Zlatan Ibrahimovic believes you should stick to what you’re good at, which is presumably why he’s been talking about himself again. The Milan striker is probably unique among elite modern footballers in that despite his considerable body of work on the pitch, the most memorable episodes of his career have emanated largely from his own mouth. Perhaps the warmest compliment you can pay Ibrahimovic as a footballer is that there are times when he is genuinely almost as good as he says he is.
Of course, we’ll never forget that famous solo goal for Ajax against that other Dutch team 17 years ago. The time he dominated Ryan Shawcross in an international friendly. The goal he scored into an empty net on his LA Galaxy debut. That’s all safe: golden memories. It’s just that, if he’s really serious about staying in his lane, perhaps he should set the football to one side for a moment and focus on his true calling: making provocative statements about himself in the third person, a field in which he remains utterly peerless.
Ibrahimovic’s most recent move in this direction came last week, when he was asked in an interview for his opinion of LeBron James. “I don’t like when people have some kind of status, they go and do politics at the same time,” Ibrahimovic replied. “Do what you’re good at. Do the category you do. I play football because I’m the best at playing football. I don’t do politics. If I would be a political politician, I would do politics.”
On one level, there is little in Ibrahimovic’s comments that bears even the faintest scrutiny. Sport and politics have been entangled with each other for as long as anyone can remember. From its earliest days sport has been a vehicle for control and a vessel for change, an expression of power and an expression of resistance. From Marcus Rashford to Colin Kaepernick to Naomi Osaka to James himself, the idea of the sporting activist has rarely been more deeply embedded in our culture.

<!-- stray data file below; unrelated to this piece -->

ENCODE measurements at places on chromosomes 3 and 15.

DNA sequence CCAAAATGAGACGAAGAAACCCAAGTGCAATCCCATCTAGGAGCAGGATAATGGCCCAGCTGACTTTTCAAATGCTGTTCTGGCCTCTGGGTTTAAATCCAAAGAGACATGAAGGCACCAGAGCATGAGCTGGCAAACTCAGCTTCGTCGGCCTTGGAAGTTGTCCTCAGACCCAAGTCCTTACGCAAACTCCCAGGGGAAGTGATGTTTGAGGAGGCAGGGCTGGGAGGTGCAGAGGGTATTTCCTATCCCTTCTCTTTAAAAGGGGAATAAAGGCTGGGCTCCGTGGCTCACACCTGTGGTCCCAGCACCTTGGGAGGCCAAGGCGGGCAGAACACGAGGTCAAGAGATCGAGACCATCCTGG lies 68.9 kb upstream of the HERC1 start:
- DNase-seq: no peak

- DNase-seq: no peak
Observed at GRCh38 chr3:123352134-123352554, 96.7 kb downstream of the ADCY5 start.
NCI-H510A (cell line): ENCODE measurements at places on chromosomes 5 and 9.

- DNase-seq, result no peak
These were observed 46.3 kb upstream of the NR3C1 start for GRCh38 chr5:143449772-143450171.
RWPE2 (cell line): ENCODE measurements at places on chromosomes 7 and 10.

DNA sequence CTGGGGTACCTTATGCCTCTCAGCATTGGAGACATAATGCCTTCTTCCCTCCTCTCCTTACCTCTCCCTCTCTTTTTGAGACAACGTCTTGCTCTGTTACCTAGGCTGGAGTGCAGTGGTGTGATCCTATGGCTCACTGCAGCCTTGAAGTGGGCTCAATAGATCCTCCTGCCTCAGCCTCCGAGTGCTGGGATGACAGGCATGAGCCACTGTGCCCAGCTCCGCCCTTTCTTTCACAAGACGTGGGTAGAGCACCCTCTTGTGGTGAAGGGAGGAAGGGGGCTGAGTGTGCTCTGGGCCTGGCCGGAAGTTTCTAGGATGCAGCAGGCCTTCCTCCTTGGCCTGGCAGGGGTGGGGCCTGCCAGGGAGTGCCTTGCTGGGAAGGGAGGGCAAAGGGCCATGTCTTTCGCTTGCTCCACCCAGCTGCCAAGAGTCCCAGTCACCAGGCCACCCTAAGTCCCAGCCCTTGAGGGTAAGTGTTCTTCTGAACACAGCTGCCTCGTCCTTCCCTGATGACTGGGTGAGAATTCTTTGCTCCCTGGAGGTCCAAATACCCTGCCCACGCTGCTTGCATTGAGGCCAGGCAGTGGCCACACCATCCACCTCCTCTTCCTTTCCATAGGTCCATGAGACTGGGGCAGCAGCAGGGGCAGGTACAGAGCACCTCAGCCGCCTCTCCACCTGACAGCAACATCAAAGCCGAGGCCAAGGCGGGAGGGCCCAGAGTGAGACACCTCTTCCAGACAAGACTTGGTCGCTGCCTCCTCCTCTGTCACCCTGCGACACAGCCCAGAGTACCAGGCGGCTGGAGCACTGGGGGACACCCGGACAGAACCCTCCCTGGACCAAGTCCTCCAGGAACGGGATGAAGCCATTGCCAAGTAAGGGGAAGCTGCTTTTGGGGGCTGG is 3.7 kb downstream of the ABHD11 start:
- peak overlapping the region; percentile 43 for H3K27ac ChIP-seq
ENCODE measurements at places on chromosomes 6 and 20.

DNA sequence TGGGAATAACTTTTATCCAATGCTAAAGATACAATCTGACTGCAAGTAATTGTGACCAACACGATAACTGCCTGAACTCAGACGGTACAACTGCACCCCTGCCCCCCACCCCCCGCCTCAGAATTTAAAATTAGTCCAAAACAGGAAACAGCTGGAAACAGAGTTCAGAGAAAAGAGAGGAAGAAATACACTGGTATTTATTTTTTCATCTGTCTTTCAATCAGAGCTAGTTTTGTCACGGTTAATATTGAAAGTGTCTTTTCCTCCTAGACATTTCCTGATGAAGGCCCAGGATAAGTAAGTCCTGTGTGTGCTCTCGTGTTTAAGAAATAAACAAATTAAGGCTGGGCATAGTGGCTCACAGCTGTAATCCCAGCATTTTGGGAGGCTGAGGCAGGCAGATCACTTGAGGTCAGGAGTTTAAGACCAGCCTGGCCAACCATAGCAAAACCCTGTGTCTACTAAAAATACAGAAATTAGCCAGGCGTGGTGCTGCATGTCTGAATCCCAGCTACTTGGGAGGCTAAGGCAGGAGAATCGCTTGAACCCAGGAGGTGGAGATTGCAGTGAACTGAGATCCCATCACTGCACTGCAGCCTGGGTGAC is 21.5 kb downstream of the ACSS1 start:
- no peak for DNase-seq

We know this. Ibrahimovic knows this too, because he has previously described Muhammad Ali as his all-time favourite athlete for “what he did inside and outside the ring”. And so perhaps this is simply Zlatan building the brand: the professional provocateur, the gifted quote generator, the dickhead’s dickhead. Yet if you read between the lines, perhaps it is possible to glimpse some deeper impulse to Ibrahimovic’s comments, a largely unbidden outburst whose target and timing seems not to be accidental.
So why did Ibrahimovic take this stand? And why now? Perhaps the first of these is the easier to answer. From his upbringing in Malmö, the “Zlatan” mythology can essentially be characterised by a pursuit of personal capital, be it strength or goals or reputation or accolades or wealth. As he blazes a trail through European football, the world-view he develops is that of a man (and it is invariably a man) who through ruthless self-belief and dedication can become the sole author of his fate. “If you believe in yourself you will also make it,” he once said in an interview with this newspaper. “Everything depends on you.”
And so the outrageous goals, the comments about women’s football, the slapping of an opponent, the ability to carry on performing at the age of 39: all this really comes from the same place, an assertion of the individual’s right to do whatever the hell he wants. When Ibrahimovic was at Paris Saint-Germain, he justified his £250,000-a-week salary on the basis that “the market decides the price”, complained about France’s tax rate on high earners, declared himself uninterested in the moral quandaries over the club’s Qatari ownership. (“I have only been three or four times, I quite liked it,” he said of the place.)
Call it libertarianism, call it a touching belief in the sanctity of personal responsibility, call it a dog whistle to disaffected teenage boys the world over. But like it or not, it is innately political. The struggle for black rights, by contrast, is a broad and global social movement without an obvious measure of victory. It is not a story in which Ibrahimovic can cast himself as the all-conquering protagonist. Which is not to say he is antagonistic to the cause.
As a vocal advocate against global hunger, as a victim of racism himself as a child, he could have chosen to take up a more prominent role in the fight, join the conversation, be an ally. But to do so would have required him to be part of something larger and more important than himself. It is not entirely clear if he believes such a thing exists.
As he approaches 40, Ibrahimovic sees new heroes emerging all around him. Romelu Lukaku is declaring himself the “new king” of Milan. All over the world, athletes are using their platform to highlight injustice and advocate for change, and earning untold cultural kudos in the process. The game has changed. The rules have changed. Our idea of what a star athlete should look and sound like has changed. True greatness – the sort of untouchable crossover legacy to which Ibrahimovic has always aspired – comes with a different set of conditions.
And so perhaps when Ibrahimovic sees the likes of James and Steph Curry and the new class of athlete-activist, he sees something else too: the path not taken, the warmth and acclaim that might also have been his. The sort of sporting greatness that – for all he has achieved with a ball – he has never been able to touch.